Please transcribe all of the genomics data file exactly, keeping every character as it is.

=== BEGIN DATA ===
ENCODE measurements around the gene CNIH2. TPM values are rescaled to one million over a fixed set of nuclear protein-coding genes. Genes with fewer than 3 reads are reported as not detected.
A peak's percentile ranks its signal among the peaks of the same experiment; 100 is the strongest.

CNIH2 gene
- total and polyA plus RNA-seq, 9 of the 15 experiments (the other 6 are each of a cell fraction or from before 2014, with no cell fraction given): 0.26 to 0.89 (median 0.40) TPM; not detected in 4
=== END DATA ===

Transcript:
ENCODE measurements around the gene CNIH2. TPM values are rescaled to one million over a fixed set of nuclear protein-coding genes. Genes with fewer than 3 reads are reported as not detected.
A peak's percentile ranks its signal among the peaks of the same experiment; 100 is the strongest.

CNIH2 gene
- total and polyA plus RNA-seq, 9 of the 15 experiments (the other 6 are each of a cell fraction or from before 2014, with no cell fraction given): 0.26 to 0.89 (median 0.40) TPM; not detected in 4